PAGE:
“Creating a Computer Voice that People Like,” by John Markoff, New York Times (Feb. 14, 2016):
It is not yet possible to create a computerized voice that is indistinguishable from a human one for anything longer than short phrases that might be used for weather forecasts or communicating driving directions….
Beyond correct pronunciation, there is the even larger challenge of correctly placing human qualities like inflection and emotion into speech. Linguists call this â€œprosody,â€ the ability to add correct stress, intonation or sentiment to spoken language….
For those like the developers at ToyTalk who design entertainment characters, errors may not be fatal, since the goal is to entertain or even to make their audience laugh. However, for programs that are intended to collaborate with humans in commercial situations or to become companions, the challenges are more subtle.
These designers often say they do not want to try to fool the humans that the machines are communicating with, but they still want to create a humanlike relationship between the user and the machine….
The researchers looked for a machine voice that was slow, steady and most importantly â€œpleasant.â€ And in the end, they, acting more as artists than engineers, fine-tuned the program. The voice they arrived at is clearly a computer, but it sounds optimistic, even a bit peppy….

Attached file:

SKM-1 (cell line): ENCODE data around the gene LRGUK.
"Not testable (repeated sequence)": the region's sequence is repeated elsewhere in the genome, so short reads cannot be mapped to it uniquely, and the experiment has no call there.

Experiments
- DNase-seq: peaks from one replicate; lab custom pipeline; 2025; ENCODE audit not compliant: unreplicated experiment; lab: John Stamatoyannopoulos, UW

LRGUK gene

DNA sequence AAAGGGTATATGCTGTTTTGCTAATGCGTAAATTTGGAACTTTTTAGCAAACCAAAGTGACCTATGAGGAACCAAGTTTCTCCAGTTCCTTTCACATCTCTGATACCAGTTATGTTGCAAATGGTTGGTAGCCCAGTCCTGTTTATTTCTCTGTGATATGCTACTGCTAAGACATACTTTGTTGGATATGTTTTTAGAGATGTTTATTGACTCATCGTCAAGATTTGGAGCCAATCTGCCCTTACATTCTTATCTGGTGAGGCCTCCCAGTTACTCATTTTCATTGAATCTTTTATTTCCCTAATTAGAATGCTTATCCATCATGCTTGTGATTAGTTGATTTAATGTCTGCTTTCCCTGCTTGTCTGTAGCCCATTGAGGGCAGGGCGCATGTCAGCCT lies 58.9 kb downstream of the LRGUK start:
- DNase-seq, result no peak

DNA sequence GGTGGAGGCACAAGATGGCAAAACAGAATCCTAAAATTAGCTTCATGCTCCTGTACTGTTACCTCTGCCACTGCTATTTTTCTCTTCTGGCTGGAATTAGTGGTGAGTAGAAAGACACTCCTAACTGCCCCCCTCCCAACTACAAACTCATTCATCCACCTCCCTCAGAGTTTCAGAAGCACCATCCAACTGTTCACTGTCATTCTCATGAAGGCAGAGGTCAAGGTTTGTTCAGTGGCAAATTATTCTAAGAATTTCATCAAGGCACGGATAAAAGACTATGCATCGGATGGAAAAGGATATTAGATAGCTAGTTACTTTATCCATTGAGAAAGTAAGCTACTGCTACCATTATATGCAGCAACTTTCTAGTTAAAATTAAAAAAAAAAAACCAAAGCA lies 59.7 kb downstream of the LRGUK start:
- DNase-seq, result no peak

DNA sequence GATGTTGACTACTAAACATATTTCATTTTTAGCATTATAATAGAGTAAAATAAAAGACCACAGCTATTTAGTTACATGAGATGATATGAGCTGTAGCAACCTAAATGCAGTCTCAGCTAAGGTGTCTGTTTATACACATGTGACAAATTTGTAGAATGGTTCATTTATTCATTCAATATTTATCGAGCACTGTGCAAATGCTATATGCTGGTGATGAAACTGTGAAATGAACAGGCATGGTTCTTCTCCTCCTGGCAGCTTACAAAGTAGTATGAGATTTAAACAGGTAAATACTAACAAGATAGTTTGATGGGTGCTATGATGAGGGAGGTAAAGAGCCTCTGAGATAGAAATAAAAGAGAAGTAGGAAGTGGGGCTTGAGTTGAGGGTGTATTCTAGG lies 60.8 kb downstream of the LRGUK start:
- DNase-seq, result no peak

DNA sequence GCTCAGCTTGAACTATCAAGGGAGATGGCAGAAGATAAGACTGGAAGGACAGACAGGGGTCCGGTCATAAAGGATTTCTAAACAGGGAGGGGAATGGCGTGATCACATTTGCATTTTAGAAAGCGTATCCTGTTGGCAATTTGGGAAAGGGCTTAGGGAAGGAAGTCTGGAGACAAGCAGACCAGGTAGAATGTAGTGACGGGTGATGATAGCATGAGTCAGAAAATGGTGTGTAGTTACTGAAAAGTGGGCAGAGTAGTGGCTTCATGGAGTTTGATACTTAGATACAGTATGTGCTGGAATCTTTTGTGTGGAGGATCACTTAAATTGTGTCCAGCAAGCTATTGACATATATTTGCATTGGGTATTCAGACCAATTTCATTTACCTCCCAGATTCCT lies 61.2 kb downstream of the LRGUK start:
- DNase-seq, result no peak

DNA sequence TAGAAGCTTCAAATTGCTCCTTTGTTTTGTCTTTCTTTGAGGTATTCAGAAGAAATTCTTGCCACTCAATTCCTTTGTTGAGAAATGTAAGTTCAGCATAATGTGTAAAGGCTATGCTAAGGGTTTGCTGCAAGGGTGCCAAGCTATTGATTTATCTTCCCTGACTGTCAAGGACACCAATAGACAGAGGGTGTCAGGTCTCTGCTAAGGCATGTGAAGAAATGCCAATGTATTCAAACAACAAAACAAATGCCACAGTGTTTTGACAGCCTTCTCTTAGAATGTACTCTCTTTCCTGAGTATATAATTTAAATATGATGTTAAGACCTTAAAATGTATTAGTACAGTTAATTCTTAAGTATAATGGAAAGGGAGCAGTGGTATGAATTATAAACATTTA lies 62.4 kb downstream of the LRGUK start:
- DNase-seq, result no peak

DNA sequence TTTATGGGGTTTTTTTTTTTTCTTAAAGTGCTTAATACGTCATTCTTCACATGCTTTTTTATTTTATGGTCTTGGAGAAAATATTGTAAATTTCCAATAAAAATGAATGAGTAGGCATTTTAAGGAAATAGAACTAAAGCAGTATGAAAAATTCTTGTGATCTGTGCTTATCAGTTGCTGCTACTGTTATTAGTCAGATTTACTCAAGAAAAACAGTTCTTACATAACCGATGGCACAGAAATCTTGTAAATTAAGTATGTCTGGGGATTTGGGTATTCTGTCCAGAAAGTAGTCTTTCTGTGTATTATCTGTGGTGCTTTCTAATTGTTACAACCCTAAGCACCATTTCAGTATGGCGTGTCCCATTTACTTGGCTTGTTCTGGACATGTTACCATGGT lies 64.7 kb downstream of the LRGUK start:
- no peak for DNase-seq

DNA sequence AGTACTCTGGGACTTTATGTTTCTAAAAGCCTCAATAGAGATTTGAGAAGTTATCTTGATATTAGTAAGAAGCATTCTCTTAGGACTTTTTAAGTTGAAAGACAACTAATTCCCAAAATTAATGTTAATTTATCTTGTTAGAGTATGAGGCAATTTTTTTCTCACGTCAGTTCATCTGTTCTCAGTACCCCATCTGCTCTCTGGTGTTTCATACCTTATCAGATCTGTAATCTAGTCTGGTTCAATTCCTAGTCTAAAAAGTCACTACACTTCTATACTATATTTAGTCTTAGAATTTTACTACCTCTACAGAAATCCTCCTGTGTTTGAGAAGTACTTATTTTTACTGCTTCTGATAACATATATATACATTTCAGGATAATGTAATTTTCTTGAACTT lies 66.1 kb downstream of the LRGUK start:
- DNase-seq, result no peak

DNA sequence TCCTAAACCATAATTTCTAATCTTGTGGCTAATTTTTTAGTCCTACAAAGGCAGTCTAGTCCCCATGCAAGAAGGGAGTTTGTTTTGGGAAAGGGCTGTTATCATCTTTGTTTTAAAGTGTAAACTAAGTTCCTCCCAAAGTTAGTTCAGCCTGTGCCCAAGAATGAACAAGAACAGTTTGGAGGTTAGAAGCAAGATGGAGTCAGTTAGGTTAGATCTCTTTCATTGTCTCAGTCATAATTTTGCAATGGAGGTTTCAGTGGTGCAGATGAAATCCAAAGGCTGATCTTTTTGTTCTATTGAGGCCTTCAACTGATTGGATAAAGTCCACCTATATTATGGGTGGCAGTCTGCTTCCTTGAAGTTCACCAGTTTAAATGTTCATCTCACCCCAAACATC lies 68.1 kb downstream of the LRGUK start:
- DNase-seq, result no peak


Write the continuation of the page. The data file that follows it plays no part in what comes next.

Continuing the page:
Imperson, a software firm based in Israel that develops conversational characters for entertainment, is now considering going into politics. Impersonâ€™s idea is that during a campaign, a politician would be able to deploy an avatar on a social media platform that could engage voters. A plausible-sounding Ted Cruz or Donald Trump could articulate the candidateâ€™s positions on any possible subject.
â€œThe audience wants to have an interactive conversation with a candidate,â€ said Eyal Pfeifel, co-founder and chief technology officer of Imperson. â€œPeople will understand, and there will be no uncanny-valley problem.â€